This blog is intended to go along with Population: An Introduction to Concepts and Issues, by John R. Weeks, published by Cengage Learning. The latest edition is the 12th (it came out in 2015), but this blog is meant to complement any edition of the book by showing the way in which demographic issues are regularly in the news.

If you are a user of my textbook and would like to suggest a blog post idea, please email me at: john.weeks@sdsu.edu

Tuesday, January 9, 2018

Venezuelans Head to Colombia as the Country Unravels

As the economic situation in Venezuela continues its downward spiral, it seems that President Maduro is mainly concerned about his political opponents, not the economy. In other words, he's more concerned about his own survival than the survival of Venezuelans. Colombia has been bearing much of the brunt of this, as an increasing number of Venezuelans seek to find work or even longer-term residence in that next-door country. A story in VICE News summarizes the situation:
The crisis can be felt across Colombia’s border, where authorities lament the lack of support in dealing with the tide of migrants that has steadily increased to crisis levels over the last year. In the past three months, the pace of migration has dramatically grown, local authorities say.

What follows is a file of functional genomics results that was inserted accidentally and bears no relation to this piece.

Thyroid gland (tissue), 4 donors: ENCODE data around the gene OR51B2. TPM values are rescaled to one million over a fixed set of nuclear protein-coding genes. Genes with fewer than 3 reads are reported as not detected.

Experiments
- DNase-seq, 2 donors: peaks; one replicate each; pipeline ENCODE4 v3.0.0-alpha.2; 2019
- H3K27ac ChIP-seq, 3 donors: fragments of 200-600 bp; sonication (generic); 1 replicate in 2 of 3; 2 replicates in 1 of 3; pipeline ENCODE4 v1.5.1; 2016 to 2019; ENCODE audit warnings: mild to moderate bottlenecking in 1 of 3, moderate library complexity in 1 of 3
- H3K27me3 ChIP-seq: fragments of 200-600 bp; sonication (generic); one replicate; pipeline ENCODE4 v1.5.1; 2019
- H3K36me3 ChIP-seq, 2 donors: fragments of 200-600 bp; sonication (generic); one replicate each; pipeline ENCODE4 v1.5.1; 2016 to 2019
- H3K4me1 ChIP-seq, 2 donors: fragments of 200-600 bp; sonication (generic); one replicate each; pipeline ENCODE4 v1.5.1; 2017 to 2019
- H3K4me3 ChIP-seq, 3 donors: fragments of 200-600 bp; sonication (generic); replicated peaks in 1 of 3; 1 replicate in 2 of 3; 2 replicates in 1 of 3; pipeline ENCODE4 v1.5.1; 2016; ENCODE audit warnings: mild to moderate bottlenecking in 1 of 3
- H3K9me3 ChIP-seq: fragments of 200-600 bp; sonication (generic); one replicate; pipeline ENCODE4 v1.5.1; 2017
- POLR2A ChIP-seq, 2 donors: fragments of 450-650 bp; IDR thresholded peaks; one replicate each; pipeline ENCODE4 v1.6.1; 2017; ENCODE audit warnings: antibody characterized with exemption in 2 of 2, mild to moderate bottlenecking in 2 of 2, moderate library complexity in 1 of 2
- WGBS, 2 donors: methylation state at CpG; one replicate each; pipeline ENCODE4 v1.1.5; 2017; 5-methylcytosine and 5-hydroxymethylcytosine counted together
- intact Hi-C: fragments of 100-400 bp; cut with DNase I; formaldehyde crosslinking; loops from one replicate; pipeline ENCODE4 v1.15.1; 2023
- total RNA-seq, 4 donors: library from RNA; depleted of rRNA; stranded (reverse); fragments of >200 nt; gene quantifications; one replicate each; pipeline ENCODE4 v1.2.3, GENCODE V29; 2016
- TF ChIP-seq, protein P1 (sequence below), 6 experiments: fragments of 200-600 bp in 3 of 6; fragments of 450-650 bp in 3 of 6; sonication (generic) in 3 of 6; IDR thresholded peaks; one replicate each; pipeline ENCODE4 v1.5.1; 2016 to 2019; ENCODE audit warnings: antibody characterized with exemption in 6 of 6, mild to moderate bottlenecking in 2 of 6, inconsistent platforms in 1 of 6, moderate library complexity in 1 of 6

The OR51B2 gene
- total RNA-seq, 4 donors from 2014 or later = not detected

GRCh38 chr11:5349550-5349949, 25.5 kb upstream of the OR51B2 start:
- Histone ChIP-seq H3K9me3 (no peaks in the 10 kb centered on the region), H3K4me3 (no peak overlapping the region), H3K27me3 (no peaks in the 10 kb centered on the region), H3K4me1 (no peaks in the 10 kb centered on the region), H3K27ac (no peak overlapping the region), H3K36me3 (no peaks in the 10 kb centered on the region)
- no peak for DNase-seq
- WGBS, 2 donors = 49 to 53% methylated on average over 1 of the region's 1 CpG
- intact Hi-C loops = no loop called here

Colombian President Juan Manuel Santos called Venezuela his “worst nightmare” during a late-November visit to London. But he’s remained focused primarily on his Nobel Peace Prize-winning efforts to end Colombia’s 50-year civil war, and has largely allowed the crisis on his borders to develop without a clear national response.
Many of the border crossers do so legally, just as many people on both sides of the U.S.-Mexico border have passes that allow them to work on the other side of the border. But the situation in Venezuela has the effect of turning many of those people into refugees in Colombia.
The monthly flow of documented migrants — those who get their passports stamped — over this part of the Colombian border more than doubled between June and November, from 47,071 to 95,826, respectively. But those numbers show a small part of the picture. Also in November, more than 200,000 people crossed into Colombia with special border transit ID cards, but never left.
And it is not just people. The smuggling of livestock is also on the rise. While cross-border cattle smuggling apparently has a long history, it has ramped up as the chaos in Venezuela keeps getting worse. Two years ago, I wrote about the situation unfolding in Venezuela and concluded that "[t]he result of population growth in the face of low oil prices in Venezuela will probably be a change of government. It is hard to see how Maduro can hang on." Maduro has been more successful in hanging on than I thought, but Venezuela itself seems to be barely hanging on.

1 comment:

  1. For your interest.

    https://www.economist.com/news/asia/21734319-subsidising-parenthood-appears-work-wonders-small-town-japan-doubles-its-fertility-rate?cid1=cust/ddnew/email/n/n/2018019n/owned/n/n/ddnew/n/n/n/nap/Daily_Dispatch/email&etear=dailydispatch

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